Just because you want to be over your ex, doesn't mean you are going to get over them all at once. The only way to get over them completely is to develop feelings for someone new. But you can still step away from dating when you need to. Take a few days to be on your own and sort yourself out before heading out on another date.

Also, remember that wanting to be over somebody is a huge step toward moving on. It means that you are willing to let go of someone, and letting go will allow you to bring in somebody new. It's OK if your fingers don't unclench all at once, though. Your love was real, so it is going to stick.

5. Be Honest With Yourself And Others About What You Can Offer

The subheading for this ought to read, "Avoid all rebound relationships." If you've been in a relationship with someone for three or four years, then you might want to default to couple mode with the first person you see. But don't. You are setting up an innocent bystander for heartbreak, and you are being dishonest with yourself about your own feelings. When you start dating again after a really painful breakup, don't allow yourself to see anybody more than once a week.

Tell the person you are seeing why you need space right now. If you think you might be open to a relationship in the future with them, don't say it unless you are absolutely sure. It is better to tell them that you are coming out of a really intense relationship and give them the opportunity to walk away than to string them along in the hopes of something working out. Commitment doesn't just work itself out.

And if you see that you are going to disappoint someone or that you really can't give someone what they need, break it off sooner rather than later. Doing otherwise will either lead to resentment or to you over-extending yourself and the precious emotional resources you need to be spending on yourself right now. There's honor in claiming that truth for yourself.

6. Honor Your Space

When I started dating again after my relationship ended, I never brought anyone back to my place. Although I could be tender and intimate with my dates, I knew that I wasn't ready to be vulnerable and open with them or to let them see all of me. I kept up this layer of self-protection by not letting anyone see my room.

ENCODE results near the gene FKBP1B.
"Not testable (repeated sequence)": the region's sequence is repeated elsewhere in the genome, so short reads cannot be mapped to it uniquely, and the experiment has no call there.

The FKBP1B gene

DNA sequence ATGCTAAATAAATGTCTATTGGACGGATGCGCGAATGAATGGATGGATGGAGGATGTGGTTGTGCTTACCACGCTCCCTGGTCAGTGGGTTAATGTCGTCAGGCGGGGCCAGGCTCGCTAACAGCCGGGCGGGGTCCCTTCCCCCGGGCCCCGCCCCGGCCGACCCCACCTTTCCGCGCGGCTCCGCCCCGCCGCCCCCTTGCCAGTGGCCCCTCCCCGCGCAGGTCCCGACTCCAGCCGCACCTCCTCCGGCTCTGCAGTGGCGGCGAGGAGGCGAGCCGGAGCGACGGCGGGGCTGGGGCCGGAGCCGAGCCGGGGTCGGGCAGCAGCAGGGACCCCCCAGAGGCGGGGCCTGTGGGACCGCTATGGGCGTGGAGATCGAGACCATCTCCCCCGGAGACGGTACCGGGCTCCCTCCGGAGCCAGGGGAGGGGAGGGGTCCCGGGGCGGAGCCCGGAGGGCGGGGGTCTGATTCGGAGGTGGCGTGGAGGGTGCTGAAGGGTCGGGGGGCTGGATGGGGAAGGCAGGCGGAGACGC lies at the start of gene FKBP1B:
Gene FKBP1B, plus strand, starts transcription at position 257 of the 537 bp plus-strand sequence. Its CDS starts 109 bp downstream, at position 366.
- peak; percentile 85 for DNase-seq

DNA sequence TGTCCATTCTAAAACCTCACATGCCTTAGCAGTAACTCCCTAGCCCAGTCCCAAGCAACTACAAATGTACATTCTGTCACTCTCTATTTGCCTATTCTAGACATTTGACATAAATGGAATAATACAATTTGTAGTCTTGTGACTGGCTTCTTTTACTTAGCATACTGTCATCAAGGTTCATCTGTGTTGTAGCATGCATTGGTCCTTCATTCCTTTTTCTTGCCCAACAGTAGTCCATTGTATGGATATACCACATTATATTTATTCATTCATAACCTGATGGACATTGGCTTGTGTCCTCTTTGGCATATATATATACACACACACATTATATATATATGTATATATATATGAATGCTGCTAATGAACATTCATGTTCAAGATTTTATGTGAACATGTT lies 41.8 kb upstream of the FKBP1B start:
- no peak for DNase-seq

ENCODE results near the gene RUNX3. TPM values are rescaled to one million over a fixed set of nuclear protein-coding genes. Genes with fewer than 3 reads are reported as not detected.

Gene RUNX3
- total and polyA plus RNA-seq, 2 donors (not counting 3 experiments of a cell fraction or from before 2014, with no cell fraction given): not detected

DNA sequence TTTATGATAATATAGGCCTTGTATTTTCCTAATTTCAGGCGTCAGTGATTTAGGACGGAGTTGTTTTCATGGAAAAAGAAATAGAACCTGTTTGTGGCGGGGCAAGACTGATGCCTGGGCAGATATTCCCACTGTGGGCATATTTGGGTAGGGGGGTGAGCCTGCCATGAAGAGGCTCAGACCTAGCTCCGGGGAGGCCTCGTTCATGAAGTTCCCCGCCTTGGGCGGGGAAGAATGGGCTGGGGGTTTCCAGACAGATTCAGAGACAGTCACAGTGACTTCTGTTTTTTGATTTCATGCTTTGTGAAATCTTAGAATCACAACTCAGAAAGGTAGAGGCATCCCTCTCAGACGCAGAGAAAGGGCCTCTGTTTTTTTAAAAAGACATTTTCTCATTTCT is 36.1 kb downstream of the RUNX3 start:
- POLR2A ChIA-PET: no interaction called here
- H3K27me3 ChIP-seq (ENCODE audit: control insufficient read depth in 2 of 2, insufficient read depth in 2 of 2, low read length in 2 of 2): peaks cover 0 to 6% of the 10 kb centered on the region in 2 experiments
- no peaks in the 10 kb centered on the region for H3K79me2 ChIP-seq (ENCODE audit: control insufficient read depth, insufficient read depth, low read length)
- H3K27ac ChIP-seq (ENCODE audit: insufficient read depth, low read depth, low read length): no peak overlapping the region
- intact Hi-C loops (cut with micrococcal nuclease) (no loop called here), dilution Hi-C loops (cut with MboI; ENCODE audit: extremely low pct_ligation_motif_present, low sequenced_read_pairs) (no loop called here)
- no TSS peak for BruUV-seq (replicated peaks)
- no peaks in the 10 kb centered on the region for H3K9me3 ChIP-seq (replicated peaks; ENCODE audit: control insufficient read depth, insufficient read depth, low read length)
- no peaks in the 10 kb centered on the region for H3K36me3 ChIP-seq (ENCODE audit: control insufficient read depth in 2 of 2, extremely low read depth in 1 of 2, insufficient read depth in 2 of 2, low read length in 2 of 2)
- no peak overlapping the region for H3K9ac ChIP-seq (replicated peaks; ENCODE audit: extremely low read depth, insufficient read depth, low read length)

If I was going to let someone into my home, then they were going to see a stripped-down version of me that I simply wasn't prepared to share yet. This didn't mean that I was dismissive of the people I was seeing or that I didn't care about them. It actually allowed me to provide them with the care and attention that I could provide them, without over-extending myself.

When you start dating after a painful breakup, it's OK to keep up your barriers. If somebody is really supposed to be with you, they will work their way past your multiple layers. Allowing that process to unfold naturally means your wounds will have an opportunity to heal themselves in the sanctuary you have created for yourself.

7. Understand That Loving Someone Doesn't Mean You Will Be With Them

After my painful breakup, I felt stupid for still loving my ex. I punished myself for lingering over someone who had rejected me and tried to force myself to fall out of love with him by listing all the ways he had done me wrong. I tried to vilify him and convince myself that he was an evil, deceptive person.

It didn't work, because deep down, I knew my ex was a good person. He was the funniest person I had ever met. He was compassionate and intimidatingly smart, and I wasn't kidding anybody by pretending that I didn't miss him every day.

It's definitely easier to get over an ex when you don't love them anymore, but something that helped me move on after my painful breakup was developing an understanding that I could love someone and know that I would never be with him again. I could love him and know that he wasn't right for me.

For a while, it did seem like I wouldn't be able to love anybody else — probably because the love I was carrying for my ex was so stubbornly lodged in my heart. When I did develop feelings for somebody else, it came as a surprise. I hadn't known that it was possible to love more than one person. I didn't have to stop loving my ex in order to meet someone else. The size of my love could actually expand.

8. Recognize The Love That Surrounds You, And Honor It

When you start dating after a painful breakup, it's tempting to seek all of your validation from the person or people you are seeing. Do not put that much pressure on yourself or your casual relationships. Instead, get the love and devotion you need from other sources: friends, family, your pet. Most of all, get it from yourself.

If you don't, you're going to pour your love into people who are not quite right for you, hoping that you'll get it back. Subconsciously, you'll be looking for the love your ex gave you when nobody else is going to love you in that exact same way again. Looking for love in multiple places means you will be able to recognize how someone shows you care when it happens again. It also means you won't feel deprived until that romance happens.

Dating after a painful breakup can feel, at first, like you are shedding an old skin. Once you start seeing other people, chances are, your life will progress rapidly. You won't notice that time is moving, and then, one day, you will look up and realize that your breakup is far behind you.

Don't rush the journey or expect that it will all be over at once. You are going to grow from this experience, but that growth takes time and care. Be kind to yourself, and trust in the process. Love always has your back.